UTA aims to meet demand in special education

UTA project will prepare educators for teaching students with disabilities

Monday, Feb 05, 2024 • Cristal Gonzalez : contact

College of Education

The University of Texas at Arlington's College of Education received a new federal grant that will equip future teachers with the expertise to support students who have disabilities and high-intensity needs.

According to a Texas Education Agency 2022 report, around 11.6% of students in Texas public schools receive special education services. With teacher shortages continuing to rise, the demand for special education teachers is greater than ever.

UTA special education Associate Professor Ambra Green and Assistant Professor John Romig are working to help meet that demand with Project R.E.A.D.Y.–Initial Certification (IC), a program to prepare early intervention and special education personnel for careers serving children with disabilities who have high-intensity needs. Their work is funded through a five-year, $1.25 million grant from the Office of Special Education Programs that will provide six students per year with nearly 100% coverage of in-state Texas resident tuition, fees and auxiliary expenses for additional costs like textbooks, children's daycare and housing.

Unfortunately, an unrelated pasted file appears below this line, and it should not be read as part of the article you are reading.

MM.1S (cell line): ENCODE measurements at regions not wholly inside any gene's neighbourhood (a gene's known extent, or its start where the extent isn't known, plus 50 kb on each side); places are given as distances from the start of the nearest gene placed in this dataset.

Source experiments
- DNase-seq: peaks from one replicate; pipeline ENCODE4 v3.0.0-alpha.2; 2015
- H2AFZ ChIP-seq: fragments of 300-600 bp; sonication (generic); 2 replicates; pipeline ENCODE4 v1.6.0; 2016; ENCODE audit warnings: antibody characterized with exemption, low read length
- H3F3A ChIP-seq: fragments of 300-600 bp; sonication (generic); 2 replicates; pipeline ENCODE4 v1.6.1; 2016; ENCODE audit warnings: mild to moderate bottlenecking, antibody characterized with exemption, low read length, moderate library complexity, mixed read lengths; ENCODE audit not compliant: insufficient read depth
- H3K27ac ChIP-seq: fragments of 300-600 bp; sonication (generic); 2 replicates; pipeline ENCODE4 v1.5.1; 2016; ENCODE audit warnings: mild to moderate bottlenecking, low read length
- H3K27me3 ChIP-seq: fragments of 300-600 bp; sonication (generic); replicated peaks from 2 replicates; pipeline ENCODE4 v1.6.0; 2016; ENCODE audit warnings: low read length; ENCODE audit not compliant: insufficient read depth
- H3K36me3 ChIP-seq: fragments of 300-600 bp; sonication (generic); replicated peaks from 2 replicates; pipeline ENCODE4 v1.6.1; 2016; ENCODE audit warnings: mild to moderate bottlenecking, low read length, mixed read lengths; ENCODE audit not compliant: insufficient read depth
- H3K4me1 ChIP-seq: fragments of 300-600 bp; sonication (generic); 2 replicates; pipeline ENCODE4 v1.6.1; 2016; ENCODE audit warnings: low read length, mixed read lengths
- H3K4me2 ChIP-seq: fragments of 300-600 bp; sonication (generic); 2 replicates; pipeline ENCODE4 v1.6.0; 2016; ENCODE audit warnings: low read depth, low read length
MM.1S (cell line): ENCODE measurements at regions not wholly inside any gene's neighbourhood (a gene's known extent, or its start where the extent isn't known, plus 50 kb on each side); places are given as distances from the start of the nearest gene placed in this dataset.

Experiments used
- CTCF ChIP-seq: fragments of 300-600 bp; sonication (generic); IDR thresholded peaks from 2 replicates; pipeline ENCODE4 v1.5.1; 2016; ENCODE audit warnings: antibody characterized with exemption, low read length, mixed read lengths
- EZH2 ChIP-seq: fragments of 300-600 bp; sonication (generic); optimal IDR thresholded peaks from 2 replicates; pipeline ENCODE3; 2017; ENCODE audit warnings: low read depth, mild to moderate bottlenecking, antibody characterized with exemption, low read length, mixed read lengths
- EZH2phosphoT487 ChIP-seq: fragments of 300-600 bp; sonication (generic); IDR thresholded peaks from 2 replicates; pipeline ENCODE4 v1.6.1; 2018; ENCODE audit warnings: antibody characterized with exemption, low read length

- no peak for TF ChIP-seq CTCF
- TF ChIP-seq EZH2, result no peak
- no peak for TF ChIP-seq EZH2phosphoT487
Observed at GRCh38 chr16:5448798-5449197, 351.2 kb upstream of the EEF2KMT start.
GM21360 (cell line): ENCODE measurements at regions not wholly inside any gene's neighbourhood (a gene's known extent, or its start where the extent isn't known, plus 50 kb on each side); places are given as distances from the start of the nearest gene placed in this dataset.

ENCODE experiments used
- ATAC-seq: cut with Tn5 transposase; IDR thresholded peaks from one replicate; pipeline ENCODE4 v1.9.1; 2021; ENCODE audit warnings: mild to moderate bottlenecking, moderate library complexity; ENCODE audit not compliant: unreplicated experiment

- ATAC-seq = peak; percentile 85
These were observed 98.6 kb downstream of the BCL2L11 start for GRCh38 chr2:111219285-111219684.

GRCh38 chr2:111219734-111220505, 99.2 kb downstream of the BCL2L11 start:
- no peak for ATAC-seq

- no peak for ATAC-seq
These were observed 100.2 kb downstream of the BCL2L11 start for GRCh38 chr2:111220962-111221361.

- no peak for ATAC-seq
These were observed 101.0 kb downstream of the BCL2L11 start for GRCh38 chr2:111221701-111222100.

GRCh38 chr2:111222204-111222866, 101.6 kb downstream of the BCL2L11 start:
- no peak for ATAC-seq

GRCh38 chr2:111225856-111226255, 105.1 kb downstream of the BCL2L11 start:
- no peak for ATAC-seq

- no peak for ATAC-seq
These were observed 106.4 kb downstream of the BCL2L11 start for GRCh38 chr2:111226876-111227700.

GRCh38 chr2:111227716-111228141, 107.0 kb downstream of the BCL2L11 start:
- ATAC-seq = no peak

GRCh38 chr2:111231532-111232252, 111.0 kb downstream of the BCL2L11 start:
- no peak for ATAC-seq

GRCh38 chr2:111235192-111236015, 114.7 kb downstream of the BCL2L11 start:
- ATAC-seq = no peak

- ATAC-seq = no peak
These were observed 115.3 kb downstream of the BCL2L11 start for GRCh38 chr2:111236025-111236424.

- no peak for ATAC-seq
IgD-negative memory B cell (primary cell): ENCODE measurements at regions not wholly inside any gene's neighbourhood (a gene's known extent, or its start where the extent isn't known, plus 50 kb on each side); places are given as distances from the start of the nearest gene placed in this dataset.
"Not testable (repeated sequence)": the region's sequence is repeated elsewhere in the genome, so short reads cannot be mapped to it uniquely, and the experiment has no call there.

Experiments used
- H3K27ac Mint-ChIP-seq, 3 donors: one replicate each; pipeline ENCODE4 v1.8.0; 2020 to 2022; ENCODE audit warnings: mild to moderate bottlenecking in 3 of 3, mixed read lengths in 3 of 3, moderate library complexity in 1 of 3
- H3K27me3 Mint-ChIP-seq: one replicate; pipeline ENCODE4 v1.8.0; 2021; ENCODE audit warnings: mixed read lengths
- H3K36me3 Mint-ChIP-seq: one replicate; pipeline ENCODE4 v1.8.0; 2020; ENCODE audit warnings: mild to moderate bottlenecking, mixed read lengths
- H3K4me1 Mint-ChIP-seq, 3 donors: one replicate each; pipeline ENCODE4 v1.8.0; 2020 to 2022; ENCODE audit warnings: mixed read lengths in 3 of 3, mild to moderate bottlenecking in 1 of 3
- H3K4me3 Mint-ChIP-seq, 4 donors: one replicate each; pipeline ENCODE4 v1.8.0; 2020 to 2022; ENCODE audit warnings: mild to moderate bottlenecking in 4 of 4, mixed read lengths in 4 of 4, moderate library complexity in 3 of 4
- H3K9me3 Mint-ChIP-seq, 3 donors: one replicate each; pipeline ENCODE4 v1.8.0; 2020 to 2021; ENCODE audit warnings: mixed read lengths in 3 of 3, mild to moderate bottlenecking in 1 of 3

“Special education in Texas—across the world, really—is struggling to find teachers who are prepared to teach students with various academic and behavioral needs,” Green said. “This grant will help us give future teachers research-based training that will lead them to deliver the scientifically based instruction students with disabilities need to be successful.”

In the last five years, UTA’s special education program has graduated a total of 27 students; there are currently 30 set to graduate by May 2024. Across the College of Education, pass rates for the state’s Content Exams and Pedagogy and Professional Responsibilities Exams are 93% and 94%, respectively.

Project R.E.A.D.Y.-IC is open to students pursuing bachelor’s or master’s degrees in special education. In addition to receiving training to serve in special education classrooms, scholars will have unique learning opportunities, such as one-on-one mentoring from UTA special education faculty, the ability to attend leadership academies, and the chance to participate in research or the Texas Council for Exceptional Children (TCEC) Maverick chapter.

“This grant sets up scholars for leadership positions in the future,” Romig said. “I look at these scholars as being especially trained for leadership and able to lead their department three to five years into their teaching careers. Students will have early opportunities to get involved in research and leadership through our TCEC chapter—opportunities that are not common in other preparation programs.”

Students interested in applying for the master’s program in special education must apply by March 1 to be considered for the fall 2024 cohort. Undergraduate applications will open later in 2024. Visit the Project R.E.A.D.Y-IC website for more information.